He actually begins to make her question a lot of things. Like the idea that the talent show is out of her league. Maybe, it's not. Maybe, she could even win it.


Although there is the small matter of that pesky stage fright thing…

So far, there's nothing interesting about Lily, and she sounds rather like a basket case. This is a HUGE problem in YA that is character driven.


As Lily gets closer to Jack and his spirited sister Cat, a self-consciousness Lily didn't even realize she had developed begins to mend. Thanks to a little prodding from her new friends, Lily signs up for the talent show. 

 What does Jack see in Lily that he's investing time and emotional support in her?

But someone from Lily's past is determined to see her fail. 

This is absolutely out of left field. With no context it's like a big ink blot on the page.

Let's give the antagonist some more page time.


Lily must rely on her friends, her family, and her new-found confidence in order to overcome the obstacles in her way. 

What obstacles? I thought there was an antagonist trying to thwart her.



Take a Deep Breath is a young adult novel complete at 60,000 words that portrays the sarcastic, yet vulnerable Lily along with her lovable family and kindhearted friends. A story of personal growth with a touch of romance, this novel will appeal to fans of Kasie West.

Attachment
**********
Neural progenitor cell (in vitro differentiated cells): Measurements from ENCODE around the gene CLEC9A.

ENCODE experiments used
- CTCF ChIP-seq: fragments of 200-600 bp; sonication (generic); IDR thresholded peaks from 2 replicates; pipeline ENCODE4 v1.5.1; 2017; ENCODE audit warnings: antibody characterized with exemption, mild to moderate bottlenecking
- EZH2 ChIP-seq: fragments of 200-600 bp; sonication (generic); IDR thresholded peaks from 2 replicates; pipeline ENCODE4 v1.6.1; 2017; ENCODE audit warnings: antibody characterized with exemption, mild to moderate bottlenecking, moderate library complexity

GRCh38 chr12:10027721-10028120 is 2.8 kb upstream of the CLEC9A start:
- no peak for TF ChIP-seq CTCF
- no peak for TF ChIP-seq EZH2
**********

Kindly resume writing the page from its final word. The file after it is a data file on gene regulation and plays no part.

You need to use titles, not authors. Those titles need to be recent, no earlier than 2019.


Your bio is 141 words. Given a query should be 250-300 you've spent a larger percentage of your word count on your bio and not your book.


I am a small town Minnesota gal, where a person can go from wearing a sweatshirt and wool socks one day to a t-shirt and sandals the next. With a penchant for staying in every night with my two cats and a DVD collection to rival a Blockbuster store (are there any of those in existence anymore?) one might be tempted to call me an introvert. If it weren't for my extroverted husband, I just might be. Kudos to him for getting me out of my comfort zone and making friends with the outside world. Who knew I would enjoy things like pickleball and Korean BBQ? (not at the same time, for heaven's sake). This is my first novel and



 I'm looking to team up with an agent who can help an eager, wide-eyed newcomer navigate the ropes of the literary world.


This kind of statement is counter-productive.

Agents see this as code for needy and naive.  Even if you are these things, they're not something you'd put in your bio.  Remember a query is also about the agent assessing if you're someone they want to work with. Someone who clearly will need a lot of hand holding is less likely to get a nod. Just leave this kind of statement out.


Thank you for your time and consideration.




This does not have enough edge to be YA.

It sounds middle grade to me.


There's no sense of Lily coming to terms with the larger world, or figuring out her place in it.

It's all character development and very light on plot.